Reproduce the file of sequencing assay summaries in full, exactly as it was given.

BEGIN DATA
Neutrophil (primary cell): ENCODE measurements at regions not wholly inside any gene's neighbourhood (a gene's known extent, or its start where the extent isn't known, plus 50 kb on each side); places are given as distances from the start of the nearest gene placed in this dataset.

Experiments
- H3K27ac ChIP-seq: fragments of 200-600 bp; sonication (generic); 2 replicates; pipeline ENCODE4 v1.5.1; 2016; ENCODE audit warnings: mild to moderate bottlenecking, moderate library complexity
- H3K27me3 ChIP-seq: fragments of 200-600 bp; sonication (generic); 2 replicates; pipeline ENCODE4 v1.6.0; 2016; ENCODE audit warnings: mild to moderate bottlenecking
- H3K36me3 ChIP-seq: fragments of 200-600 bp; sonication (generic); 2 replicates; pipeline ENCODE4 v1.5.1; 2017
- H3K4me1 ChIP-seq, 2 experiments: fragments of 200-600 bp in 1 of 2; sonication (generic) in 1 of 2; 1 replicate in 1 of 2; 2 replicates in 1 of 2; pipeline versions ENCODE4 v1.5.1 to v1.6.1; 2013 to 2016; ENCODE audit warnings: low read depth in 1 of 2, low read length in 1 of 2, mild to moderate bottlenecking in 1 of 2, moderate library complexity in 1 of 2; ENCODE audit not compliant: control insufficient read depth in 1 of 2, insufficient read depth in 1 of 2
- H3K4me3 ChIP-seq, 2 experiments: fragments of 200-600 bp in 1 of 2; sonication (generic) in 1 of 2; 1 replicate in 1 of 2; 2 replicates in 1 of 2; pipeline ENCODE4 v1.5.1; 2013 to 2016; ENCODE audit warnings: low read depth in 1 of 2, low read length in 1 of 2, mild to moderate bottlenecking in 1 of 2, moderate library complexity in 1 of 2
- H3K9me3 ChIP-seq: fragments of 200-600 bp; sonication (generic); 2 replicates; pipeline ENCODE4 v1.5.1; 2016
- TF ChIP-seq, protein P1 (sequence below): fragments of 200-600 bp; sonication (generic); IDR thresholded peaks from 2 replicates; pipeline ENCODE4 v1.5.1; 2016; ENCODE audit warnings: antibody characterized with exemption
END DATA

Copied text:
Neutrophil (primary cell): ENCODE measurements at regions not wholly inside any gene's neighbourhood (a gene's known extent, or its start where the extent isn't known, plus 50 kb on each side); places are given as distances from the start of the nearest gene placed in this dataset.

Experiments
- H3K27ac ChIP-seq: fragments of 200-600 bp; sonication (generic); 2 replicates; pipeline ENCODE4 v1.5.1; 2016; ENCODE audit warnings: mild to moderate bottlenecking, moderate library complexity
- H3K27me3 ChIP-seq: fragments of 200-600 bp; sonication (generic); 2 replicates; pipeline ENCODE4 v1.6.0; 2016; ENCODE audit warnings: mild to moderate bottlenecking
- H3K36me3 ChIP-seq: fragments of 200-600 bp; sonication (generic); 2 replicates; pipeline ENCODE4 v1.5.1; 2017
- H3K4me1 ChIP-seq, 2 experiments: fragments of 200-600 bp in 1 of 2; sonication (generic) in 1 of 2; 1 replicate in 1 of 2; 2 replicates in 1 of 2; pipeline versions ENCODE4 v1.5.1 to v1.6.1; 2013 to 2016; ENCODE audit warnings: low read depth in 1 of 2, low read length in 1 of 2, mild to moderate bottlenecking in 1 of 2, moderate library complexity in 1 of 2; ENCODE audit not compliant: control insufficient read depth in 1 of 2, insufficient read depth in 1 of 2
- H3K4me3 ChIP-seq, 2 experiments: fragments of 200-600 bp in 1 of 2; sonication (generic) in 1 of 2; 1 replicate in 1 of 2; 2 replicates in 1 of 2; pipeline ENCODE4 v1.5.1; 2013 to 2016; ENCODE audit warnings: low read depth in 1 of 2, low read length in 1 of 2, mild to moderate bottlenecking in 1 of 2, moderate library complexity in 1 of 2
- H3K9me3 ChIP-seq: fragments of 200-600 bp; sonication (generic); 2 replicates; pipeline ENCODE4 v1.5.1; 2016
- TF ChIP-seq, protein P1 (sequence below): fragments of 200-600 bp; sonication (generic); IDR thresholded peaks from 2 replicates; pipeline ENCODE4 v1.5.1; 2016; ENCODE audit warnings: antibody characterized with exemption